Pierre Bourdieu (1930-2002) is, without a doubt, amongst the most influential sociologists of the 20th century. His work spanned topics as diverse as education, academia, marginality, the formation of taste, media, television, masculine domination and economics. He is most known, however, for his theoretical and methodological contributions, particularly in the form of a ’toolkit’ that continues to be applied across social phenomena. This comprises concepts such as:
- field: Loosely speaking, relatively autonomous spheres wherein actors struggle for positions and dominance (e.g. media, politics, arts).
- capital: i.e. resources that can be mobilised in struggles within fields (e.g. money, knowledge, prestige, contacts).
- habitus: in a nutshell, a set of values and expectations acquired through early socialisation and everyday life that shape an actor’s practices and dispositions and, in turn, others’ perceptions towards said actor.
Hence, it is little wonder that Bourdieu has also transformed the current literature on think tanks. The most notorious instance of this is the work of Tom Medvetz, which has already been covered in this blog.
One of Medvetz’s main contributions lies within the issue of defining what think tanks are. He avoids a search for a precise definition of think tanks as a discrete category – which in most instances entail establishing strict typologies or tautological definitions, which often leave national contexts and outliers out of the picture.
Instead, he advances a model inspired by Bourdieu’s fields and capitals. Think-tanks are understood as institutions with murky boundaries that ‘juggle with’ a diverse array of capitals pertaining to four fields (academia, politics, media and the economy), performing a ‘balancing act’ between heterogeneous aims and resources (e.g. academic credentials, political power, media presence, economic assets). Therefore, think tank are often somewhere between being a research centre, an advocacy group, a media agency and lobbyists, without ever becoming only one of those things in particular.
Faithful to Bourdieusian sociology and inspired by Gil Eyal’s ‘spaces between fields’, think tanks are, for Medvetz, not a ‘thing’ that fits neatly into any specific sphere (be it politics or research) but actors that move across fields and capitals, thus rendering diffuse their boundaries.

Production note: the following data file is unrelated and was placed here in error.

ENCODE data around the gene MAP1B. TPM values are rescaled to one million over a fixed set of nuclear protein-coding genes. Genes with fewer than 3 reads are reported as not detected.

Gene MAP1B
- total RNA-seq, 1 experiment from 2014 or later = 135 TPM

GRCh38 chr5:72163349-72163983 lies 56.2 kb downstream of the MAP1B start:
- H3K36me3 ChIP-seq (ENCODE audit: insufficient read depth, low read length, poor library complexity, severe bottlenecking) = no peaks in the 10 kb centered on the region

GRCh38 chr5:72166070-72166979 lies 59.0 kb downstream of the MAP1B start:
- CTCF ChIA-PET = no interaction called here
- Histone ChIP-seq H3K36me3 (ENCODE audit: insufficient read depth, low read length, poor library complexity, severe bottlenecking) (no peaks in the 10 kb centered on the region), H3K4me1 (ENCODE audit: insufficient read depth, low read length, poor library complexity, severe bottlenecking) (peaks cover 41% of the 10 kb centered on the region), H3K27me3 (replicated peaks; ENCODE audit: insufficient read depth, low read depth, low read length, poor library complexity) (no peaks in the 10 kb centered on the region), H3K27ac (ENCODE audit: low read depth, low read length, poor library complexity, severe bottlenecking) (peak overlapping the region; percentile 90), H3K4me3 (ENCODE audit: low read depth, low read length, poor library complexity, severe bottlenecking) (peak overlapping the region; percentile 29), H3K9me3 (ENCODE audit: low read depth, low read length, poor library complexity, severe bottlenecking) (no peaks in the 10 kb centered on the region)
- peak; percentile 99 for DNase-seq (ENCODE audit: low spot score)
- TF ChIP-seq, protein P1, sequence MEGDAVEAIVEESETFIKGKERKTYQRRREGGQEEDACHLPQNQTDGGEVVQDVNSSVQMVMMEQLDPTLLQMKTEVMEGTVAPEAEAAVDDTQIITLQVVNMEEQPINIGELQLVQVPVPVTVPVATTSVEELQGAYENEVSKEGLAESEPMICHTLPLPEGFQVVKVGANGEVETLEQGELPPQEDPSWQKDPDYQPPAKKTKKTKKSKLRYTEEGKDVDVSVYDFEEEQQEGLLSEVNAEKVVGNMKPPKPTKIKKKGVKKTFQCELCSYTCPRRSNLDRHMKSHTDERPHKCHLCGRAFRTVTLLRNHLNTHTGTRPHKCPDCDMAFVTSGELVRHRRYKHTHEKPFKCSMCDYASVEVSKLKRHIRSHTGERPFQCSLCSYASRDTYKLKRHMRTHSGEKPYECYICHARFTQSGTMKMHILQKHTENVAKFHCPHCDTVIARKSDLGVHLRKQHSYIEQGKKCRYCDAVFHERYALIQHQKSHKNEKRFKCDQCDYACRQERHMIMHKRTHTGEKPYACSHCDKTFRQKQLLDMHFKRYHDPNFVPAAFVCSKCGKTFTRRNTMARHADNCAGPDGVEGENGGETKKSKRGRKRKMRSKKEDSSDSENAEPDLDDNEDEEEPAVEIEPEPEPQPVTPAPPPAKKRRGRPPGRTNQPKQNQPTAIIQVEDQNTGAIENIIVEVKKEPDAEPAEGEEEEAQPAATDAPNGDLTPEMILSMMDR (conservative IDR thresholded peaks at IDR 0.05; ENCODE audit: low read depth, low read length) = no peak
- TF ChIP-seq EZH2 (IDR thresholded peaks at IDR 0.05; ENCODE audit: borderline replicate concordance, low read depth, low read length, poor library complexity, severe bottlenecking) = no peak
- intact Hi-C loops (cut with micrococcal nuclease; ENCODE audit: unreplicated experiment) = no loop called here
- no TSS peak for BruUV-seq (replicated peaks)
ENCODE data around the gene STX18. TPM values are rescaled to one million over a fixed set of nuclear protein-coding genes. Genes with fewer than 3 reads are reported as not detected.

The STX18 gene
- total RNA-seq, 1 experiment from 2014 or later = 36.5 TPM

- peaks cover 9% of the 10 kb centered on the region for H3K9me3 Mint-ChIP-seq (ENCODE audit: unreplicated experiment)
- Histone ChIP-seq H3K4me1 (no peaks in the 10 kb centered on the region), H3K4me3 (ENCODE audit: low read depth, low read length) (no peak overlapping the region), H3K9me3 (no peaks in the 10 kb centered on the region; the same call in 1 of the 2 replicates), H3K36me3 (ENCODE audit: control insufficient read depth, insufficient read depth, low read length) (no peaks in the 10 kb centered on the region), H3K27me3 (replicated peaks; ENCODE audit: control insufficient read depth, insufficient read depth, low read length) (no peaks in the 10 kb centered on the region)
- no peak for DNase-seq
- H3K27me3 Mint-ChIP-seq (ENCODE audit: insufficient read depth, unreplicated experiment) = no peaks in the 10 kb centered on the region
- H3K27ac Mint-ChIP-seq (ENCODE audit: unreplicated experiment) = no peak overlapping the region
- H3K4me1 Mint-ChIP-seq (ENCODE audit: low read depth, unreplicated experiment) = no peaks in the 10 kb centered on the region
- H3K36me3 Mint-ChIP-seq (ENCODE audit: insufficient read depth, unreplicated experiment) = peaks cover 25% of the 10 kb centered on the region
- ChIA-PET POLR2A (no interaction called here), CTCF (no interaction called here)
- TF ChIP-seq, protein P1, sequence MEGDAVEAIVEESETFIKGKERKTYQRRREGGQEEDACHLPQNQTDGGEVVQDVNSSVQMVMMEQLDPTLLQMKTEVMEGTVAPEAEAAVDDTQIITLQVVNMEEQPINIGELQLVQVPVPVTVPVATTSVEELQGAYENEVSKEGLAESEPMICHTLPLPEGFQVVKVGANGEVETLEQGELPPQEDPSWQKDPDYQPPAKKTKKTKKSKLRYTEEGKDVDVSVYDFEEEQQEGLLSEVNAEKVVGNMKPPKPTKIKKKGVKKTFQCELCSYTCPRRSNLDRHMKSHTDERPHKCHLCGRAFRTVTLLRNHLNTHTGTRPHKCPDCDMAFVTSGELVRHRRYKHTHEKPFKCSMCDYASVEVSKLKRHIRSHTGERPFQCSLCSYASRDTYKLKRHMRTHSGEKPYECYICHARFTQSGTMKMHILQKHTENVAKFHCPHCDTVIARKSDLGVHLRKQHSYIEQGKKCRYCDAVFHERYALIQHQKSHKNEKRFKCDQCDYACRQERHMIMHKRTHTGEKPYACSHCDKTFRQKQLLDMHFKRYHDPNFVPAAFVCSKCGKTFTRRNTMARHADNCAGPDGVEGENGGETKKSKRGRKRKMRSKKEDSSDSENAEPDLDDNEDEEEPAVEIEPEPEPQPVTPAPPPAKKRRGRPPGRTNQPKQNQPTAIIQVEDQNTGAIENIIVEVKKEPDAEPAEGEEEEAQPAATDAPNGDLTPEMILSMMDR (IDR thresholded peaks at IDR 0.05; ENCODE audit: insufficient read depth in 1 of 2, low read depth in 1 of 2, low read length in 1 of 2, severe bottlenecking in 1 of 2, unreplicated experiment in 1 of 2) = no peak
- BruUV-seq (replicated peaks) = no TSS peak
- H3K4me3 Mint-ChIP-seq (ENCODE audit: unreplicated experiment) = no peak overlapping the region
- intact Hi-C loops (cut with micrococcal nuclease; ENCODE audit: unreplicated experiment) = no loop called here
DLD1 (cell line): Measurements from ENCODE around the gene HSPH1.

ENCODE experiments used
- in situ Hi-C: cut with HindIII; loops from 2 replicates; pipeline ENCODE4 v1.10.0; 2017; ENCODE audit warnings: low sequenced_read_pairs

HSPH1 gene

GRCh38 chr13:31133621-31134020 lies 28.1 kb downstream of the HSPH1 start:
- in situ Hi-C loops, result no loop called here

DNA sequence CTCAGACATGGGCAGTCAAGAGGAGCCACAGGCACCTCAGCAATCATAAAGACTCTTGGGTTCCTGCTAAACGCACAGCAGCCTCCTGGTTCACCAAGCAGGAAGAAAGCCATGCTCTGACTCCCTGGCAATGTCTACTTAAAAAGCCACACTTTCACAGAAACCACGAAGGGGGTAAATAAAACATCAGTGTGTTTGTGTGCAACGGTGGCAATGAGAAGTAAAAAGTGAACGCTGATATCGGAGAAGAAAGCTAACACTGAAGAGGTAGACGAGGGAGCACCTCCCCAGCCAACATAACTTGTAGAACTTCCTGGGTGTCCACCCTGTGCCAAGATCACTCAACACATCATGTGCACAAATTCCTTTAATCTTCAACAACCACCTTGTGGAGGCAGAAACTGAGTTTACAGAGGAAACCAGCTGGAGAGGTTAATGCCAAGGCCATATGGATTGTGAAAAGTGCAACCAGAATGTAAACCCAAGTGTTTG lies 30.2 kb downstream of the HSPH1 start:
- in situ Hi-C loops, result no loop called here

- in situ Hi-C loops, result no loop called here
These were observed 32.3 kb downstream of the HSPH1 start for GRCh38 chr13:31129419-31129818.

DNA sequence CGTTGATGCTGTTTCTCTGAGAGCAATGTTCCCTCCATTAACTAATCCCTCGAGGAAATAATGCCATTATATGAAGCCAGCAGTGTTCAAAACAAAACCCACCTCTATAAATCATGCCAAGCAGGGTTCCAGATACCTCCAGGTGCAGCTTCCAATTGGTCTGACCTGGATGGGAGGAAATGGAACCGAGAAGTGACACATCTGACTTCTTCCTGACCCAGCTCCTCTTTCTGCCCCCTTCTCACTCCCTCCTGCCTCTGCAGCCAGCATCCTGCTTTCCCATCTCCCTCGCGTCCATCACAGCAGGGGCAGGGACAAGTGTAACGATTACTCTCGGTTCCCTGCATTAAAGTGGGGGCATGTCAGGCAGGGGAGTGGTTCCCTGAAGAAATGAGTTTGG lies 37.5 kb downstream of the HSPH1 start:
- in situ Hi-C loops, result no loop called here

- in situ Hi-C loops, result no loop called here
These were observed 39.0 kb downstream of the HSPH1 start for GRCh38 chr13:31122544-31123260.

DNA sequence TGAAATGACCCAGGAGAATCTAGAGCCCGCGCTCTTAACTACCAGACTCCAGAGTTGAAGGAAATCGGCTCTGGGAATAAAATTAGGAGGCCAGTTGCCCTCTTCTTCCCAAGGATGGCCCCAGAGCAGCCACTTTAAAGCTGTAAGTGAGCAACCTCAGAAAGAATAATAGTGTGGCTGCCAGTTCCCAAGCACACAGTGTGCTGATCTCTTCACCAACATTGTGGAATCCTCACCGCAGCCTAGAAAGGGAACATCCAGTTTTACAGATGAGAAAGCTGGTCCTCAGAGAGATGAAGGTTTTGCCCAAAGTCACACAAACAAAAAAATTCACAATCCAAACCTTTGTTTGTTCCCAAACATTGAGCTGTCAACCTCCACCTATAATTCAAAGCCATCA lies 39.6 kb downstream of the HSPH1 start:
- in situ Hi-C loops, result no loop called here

This has an interesting corollary. Conceivably, the efforts of an institution to garner a certain type of resource (e.g. economic) might weaken its ability to attain others (e.g. academic). Indeed, actors operating in fewer ‘fields’ tend to be weary of others – e.g. the strained relationship between academics and the business world. Hence, for Medvetz, the best strategy is most often to reach a middle ground, trying to remain somewhere between the four fields of academia, economics, politics and the media. As a way of illustration, in Medvetz’s own examples, the Brookings Institute became more media-savvy as a response to the challenges of more vocal think tanks, while a new wave of think tanks on the right sought to garner ever more academic resources (e.g. employing PhDs, scholarly journals, ‘Fellows’) to increase their credibility.
Model of US think tanks across fields. Available here
Medvetz’s is, undoubtedly, the most thorough and focused application of Bourdieusian concepts to the world of think tanks to date. But as the influence of Bourdieu expands within the English-speaking social sciences, and being Bourdieu himself such a ‘relational’ thinker – and think tanks such ‘relational’ entities – one can expect more research of this kind in the coming years.
This possibility is especially salient when considering the work carried out around actors and fields adjacent to think tanks. For instance, Nick Couldry’s media meta-capital – the possibility of one capital to affect other fields – or Gisele Sapiro’s (in French) modalities of political interventions of intellectuals.
Indeed, such research is already being produced, for example in David Sapto Adi Guttormsen’s recent PhD thesis, which applies Bourdieu’s theory of practice to the way China is constructed within US think tanks.